Special to the Tribune-Star
TERRE HAUTE —
This month, Halcyon Art Gallery’s North Gallery is presenting a collaboration, featuring works of art by Ray Chen and Petra Nyendick. The exhibition pays tribute to Nyendick, founder of the Halcyon Gallery, and welcomes the new owners, Ray Chen and Ann Huang, into the arts community.
“I’m thrilled that Ray and Ann are continuing the Halcyon operations, and am excited about their scheduled exhibitions and educational programs for the upcoming seasons,” Nyendick said.
Chen and Huang began operations at Halcyon starting Jan. 1.
The featured exhibition is entitled “Immortal Memories.”
“The title is a reflection of the history and memory of Terre Haute, Nyendick’s contribution to the Halcyon Art Gallery for the past six years (2006-2011), and honors the relationships of mother and child,” Chen said.
The North Gallery exhibition features works of art by Nyendick, created in the last four years. After working with the grid for about a decade, this body of work represents her attempts to break away from the rigidity of the grid and investigates the concept of order, disorder and the reorder of the grid system. In the earlier works, dated 2008-09, it is evident that the security of the gridded format is being attacked and manipulated with an outcome that results in unexpected configurations. Still working in the style of geometric non-representation, irregularity and abnormality of form challenge the organized grid format.
The work from this earlier period influenced Nyendick’s current series, also on display at the Halcyon. Wanting to bring representation into her work, Nyendick began to research the history of the grid and how grid systems revolutionized the world. Her recent body of work examines, both conceptually and formally, what lies beneath the surface of society’s perception of reality, and suggests that reality can often be deceptive and misleading. Using maps, the work examines the perception and distortion of reality. With bricks, Nyendick comments on the isolation and fragmentation of contemporary society. Corporate identities such as logos comment on consumer culture.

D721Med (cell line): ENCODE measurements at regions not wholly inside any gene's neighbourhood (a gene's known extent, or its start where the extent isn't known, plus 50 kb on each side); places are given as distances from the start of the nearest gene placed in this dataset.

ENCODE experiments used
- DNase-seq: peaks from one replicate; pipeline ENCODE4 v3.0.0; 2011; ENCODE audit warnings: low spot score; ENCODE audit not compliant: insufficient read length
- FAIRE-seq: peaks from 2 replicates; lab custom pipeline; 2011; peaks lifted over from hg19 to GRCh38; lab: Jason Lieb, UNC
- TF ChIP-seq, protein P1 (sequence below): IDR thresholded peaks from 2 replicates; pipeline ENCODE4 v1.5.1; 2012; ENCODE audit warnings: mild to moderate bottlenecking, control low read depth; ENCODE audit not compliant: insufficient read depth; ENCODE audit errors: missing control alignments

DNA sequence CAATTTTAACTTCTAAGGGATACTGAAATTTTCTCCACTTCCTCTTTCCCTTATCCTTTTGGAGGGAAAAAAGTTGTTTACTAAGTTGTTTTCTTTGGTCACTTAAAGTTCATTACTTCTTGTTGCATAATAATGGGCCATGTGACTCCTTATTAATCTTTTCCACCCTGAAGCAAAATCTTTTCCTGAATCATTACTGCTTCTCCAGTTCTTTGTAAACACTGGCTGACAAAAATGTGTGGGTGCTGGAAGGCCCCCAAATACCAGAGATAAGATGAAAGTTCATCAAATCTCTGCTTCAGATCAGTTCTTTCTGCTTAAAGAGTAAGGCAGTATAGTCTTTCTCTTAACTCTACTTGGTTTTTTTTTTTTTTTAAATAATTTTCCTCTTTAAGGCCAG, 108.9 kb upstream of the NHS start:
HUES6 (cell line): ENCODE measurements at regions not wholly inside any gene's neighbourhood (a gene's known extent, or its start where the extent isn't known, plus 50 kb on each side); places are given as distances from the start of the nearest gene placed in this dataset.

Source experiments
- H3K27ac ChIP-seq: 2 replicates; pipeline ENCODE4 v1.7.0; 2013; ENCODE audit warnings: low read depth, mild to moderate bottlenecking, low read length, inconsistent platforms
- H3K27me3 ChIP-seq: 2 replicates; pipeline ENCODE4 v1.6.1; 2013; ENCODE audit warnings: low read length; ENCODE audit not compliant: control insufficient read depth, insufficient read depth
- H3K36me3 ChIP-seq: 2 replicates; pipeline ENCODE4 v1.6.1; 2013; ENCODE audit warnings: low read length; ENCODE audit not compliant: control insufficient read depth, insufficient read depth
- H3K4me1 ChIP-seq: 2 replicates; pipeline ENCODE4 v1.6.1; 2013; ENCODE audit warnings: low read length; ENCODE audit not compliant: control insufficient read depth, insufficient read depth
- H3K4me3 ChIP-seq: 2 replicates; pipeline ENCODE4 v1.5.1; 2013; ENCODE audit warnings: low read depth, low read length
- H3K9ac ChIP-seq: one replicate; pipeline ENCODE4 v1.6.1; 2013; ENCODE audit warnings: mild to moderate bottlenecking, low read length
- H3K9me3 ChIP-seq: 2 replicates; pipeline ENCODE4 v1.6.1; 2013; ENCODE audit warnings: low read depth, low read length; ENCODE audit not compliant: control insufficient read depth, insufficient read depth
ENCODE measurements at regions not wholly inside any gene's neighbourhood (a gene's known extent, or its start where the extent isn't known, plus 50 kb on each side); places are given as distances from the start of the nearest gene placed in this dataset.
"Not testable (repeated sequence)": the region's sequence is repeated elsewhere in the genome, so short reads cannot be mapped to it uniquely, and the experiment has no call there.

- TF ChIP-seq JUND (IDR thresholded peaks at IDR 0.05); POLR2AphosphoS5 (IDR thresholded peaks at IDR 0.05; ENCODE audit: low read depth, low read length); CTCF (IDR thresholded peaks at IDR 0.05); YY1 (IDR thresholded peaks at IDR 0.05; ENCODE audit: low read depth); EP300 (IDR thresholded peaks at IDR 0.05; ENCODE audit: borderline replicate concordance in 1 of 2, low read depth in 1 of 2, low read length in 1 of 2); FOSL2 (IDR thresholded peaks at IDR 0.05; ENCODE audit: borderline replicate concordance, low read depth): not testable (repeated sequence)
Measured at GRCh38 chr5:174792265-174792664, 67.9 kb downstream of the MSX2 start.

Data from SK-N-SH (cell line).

Nyendick is intuitively aware of systems in the urban environment and in nature and combines the two elements, creating works of art that comment on the human condition; of control and manipulation. She builds her work in layers, using both the rigid grid and the organic patterns of nature as inspiration and uses a variety of mediums including acrylic, steel, lead, canvas and found objects. Nyendick likes to explore combinations of the opaque, translucent and transparent; the visible and hidden. No absolute truths exist within her work and irony or delusion may lurk beneath the surface. This establishes an interactive dialogue with the viewer and encourages use of memory and imagination to complete that which is concealed and indiscernible.
Nyendick resides in Terre Haute. She has exhibited in Canada and in the Midwest United and has had one-person shows at the Gaslight Art Colony in Illinois, St. Mary-of-the Woods Art Gallery, the 4 Star Gallery in Indianapolis and a two-person show in Paris, Ill., at the Bicentennial Museum. Nyendick has exhibited in group shows in Indiana, Illinois, Kentucky and throughout Canada.
Also exhibiting in the North Gallery is Chen. In his sculpture, he embodies both Eastern and Western cultural influences.
“My sculpture is my physical language that crosses the boundaries of culture, while strongly reflecting two other art forms — music and flower arrangement,” Chen said. “I value form, space and line between internal and external — one cannot exist without the other.”
Chen has been an Artist-in-Residence at Baltimore Clayworks in Maryland. Chen was an associate professor and the head of the Ceramics Department at the University of Southern Maine and former assistant professor and the head of Ceramics program at Indiana State University, Department of Art. His ceramic works have been exhibited both nationally and internationally with numerous reviews and publications. He has been traveling and exhibiting as well as presenting lectures in Australia, Belgium, Canada, China, Czech Republic, Denmark, England, France, Germany, Hawaii, Netherlands/Holland, Japan, Poland, Scotland, Switzerland, Taiwan and North America.
While at the Halcyon, visit the East Wing, where the gallery is presenting a historical exhibition, focusing on Terre Haute during the 1940s and 1950s.
Lectures about the art exhibitions are planned at 2 p.m. on Saturdays during January.
Ben Orman will present a lecture entitled “Understanding Our Built Environment” this Saturday and on Jan. 21, Nyendick will be discussing her artwork in a presentation entitled, “Something Old Something New.” On Jan. 28 Tommy Kleckner will be presenting “Indiana Landmarks.”
The exhibitions will be on display through Jan. 27. Halcyon Art Gallery is located at 25 S. Seventh St., beside the Swope Art Museum at Seventh and Ohio streets. Gallery hours are 11 a.m. to 5 p.m. Tuesday through Saturday. For more information, email firstname.lastname@example.org. All events are free and open to the public.